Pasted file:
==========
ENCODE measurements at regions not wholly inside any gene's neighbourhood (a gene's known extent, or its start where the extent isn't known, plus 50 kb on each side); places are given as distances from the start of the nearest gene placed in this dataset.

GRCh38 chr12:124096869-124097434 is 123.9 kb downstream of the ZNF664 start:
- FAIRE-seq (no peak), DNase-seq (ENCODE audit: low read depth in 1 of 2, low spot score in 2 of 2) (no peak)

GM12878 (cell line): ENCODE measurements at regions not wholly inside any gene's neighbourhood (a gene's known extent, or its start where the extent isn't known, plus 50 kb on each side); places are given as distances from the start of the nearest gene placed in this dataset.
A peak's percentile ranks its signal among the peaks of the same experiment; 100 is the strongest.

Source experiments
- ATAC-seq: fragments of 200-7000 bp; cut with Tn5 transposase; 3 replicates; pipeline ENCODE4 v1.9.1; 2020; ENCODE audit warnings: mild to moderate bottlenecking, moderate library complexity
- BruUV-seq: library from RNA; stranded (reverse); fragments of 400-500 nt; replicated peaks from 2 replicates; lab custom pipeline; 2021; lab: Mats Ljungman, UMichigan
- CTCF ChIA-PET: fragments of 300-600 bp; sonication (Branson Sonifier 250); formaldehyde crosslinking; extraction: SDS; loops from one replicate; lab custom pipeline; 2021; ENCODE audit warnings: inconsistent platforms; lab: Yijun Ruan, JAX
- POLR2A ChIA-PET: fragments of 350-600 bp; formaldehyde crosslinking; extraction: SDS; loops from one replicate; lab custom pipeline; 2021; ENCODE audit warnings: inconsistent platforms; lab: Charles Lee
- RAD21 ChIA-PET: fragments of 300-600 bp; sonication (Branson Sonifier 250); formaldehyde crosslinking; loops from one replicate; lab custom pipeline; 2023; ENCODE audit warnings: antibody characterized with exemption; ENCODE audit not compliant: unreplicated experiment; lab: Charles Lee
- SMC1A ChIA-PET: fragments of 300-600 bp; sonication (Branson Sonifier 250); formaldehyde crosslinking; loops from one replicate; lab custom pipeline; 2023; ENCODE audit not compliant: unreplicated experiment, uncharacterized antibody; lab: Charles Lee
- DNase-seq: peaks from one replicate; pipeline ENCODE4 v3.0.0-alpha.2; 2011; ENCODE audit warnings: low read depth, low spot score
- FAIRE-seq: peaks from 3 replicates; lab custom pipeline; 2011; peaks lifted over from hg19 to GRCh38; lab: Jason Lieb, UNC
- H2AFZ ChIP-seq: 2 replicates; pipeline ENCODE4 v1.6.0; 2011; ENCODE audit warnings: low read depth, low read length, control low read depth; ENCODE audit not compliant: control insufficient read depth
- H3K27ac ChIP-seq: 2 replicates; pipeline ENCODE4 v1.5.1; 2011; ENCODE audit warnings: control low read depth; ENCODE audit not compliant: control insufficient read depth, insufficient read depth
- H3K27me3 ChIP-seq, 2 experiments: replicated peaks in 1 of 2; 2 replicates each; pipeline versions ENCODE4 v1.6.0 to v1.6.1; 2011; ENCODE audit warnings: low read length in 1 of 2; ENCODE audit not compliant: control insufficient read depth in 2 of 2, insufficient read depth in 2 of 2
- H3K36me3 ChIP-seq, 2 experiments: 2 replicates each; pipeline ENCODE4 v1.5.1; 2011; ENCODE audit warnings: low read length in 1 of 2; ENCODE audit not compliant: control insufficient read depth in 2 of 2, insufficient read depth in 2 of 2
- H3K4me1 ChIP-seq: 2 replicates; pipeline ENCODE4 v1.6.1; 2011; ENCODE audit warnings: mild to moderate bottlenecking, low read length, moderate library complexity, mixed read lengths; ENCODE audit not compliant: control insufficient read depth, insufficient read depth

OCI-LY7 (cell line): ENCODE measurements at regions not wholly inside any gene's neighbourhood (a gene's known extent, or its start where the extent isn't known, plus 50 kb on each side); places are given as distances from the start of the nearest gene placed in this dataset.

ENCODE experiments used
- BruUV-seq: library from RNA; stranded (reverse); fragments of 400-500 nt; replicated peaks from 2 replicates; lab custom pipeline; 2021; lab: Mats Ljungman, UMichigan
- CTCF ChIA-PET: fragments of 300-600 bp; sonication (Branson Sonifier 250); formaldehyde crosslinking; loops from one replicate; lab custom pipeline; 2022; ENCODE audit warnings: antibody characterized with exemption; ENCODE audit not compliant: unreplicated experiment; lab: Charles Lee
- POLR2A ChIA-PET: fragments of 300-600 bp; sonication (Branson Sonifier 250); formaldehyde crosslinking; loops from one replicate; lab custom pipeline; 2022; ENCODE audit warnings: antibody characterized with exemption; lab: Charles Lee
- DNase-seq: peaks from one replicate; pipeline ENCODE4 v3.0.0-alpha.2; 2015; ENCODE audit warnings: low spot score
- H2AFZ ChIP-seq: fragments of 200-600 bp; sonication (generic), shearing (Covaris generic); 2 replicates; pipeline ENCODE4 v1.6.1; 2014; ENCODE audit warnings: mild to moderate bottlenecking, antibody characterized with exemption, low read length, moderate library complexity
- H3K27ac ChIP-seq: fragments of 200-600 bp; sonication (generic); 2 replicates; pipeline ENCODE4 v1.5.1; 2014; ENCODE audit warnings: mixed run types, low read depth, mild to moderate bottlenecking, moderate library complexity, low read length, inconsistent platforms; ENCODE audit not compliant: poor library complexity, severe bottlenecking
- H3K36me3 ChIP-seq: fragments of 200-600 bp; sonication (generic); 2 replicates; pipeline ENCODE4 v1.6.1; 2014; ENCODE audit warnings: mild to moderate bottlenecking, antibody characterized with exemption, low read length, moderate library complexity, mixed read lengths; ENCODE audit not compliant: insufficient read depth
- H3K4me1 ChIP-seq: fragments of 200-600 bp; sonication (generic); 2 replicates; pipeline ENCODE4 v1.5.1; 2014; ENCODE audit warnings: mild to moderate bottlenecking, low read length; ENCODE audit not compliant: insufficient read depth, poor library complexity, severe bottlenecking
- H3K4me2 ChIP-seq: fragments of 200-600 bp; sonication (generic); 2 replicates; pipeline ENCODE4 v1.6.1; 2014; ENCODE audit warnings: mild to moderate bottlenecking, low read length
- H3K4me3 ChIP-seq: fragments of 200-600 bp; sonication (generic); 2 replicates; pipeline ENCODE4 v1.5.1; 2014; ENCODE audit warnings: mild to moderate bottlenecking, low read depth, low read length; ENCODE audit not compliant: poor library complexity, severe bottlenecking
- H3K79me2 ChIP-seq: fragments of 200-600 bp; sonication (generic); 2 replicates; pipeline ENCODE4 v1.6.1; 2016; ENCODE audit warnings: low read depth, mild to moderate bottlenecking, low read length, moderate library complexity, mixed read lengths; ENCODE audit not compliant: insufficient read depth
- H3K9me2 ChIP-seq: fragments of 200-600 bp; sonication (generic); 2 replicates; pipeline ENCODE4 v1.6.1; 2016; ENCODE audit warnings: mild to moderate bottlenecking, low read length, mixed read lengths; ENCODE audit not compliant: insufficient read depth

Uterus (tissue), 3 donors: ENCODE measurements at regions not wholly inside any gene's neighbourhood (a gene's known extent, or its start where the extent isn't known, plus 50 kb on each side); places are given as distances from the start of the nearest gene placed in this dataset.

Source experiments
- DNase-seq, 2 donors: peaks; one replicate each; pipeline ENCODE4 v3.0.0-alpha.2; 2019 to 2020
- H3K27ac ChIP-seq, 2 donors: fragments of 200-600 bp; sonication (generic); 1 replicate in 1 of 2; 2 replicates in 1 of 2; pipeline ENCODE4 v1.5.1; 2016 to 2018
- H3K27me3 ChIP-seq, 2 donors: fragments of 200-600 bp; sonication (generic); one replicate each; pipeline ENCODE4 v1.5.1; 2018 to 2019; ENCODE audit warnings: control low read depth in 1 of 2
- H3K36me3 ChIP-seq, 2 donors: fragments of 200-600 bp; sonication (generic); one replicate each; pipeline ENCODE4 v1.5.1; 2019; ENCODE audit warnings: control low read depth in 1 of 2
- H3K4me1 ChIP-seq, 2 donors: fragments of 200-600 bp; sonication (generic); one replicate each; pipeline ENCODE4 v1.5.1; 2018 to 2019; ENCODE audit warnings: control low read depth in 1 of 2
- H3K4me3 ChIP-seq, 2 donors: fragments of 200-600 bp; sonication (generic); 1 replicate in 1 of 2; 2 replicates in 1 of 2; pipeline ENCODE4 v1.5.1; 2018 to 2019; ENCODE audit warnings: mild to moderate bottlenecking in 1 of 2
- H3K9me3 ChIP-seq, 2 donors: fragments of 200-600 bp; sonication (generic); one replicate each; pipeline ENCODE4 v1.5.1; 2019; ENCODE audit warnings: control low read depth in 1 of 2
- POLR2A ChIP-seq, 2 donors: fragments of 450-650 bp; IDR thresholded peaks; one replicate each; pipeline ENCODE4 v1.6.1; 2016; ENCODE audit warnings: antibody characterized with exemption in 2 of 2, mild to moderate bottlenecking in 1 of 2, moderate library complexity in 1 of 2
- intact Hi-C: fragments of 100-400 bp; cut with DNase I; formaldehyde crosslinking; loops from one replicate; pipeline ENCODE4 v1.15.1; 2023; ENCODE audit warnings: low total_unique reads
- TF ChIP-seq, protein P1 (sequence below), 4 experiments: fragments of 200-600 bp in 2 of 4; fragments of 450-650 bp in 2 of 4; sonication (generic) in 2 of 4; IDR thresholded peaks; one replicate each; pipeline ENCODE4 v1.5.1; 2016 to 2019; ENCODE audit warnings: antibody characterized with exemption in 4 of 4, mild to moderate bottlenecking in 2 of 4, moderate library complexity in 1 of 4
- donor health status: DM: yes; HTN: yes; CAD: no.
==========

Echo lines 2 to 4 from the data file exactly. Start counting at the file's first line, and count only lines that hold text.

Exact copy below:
GRCh38 chr12:124096869-124097434 is 123.9 kb downstream of the ZNF664 start:
- FAIRE-seq (no peak), DNase-seq (ENCODE audit: low read depth in 1 of 2, low spot score in 2 of 2) (no peak)

GM12878 (cell line): ENCODE measurements at regions not wholly inside any gene's neighbourhood (a gene's known extent, or its start where the extent isn't known, plus 50 kb on each side); places are given as distances from the start of the nearest gene placed in this dataset.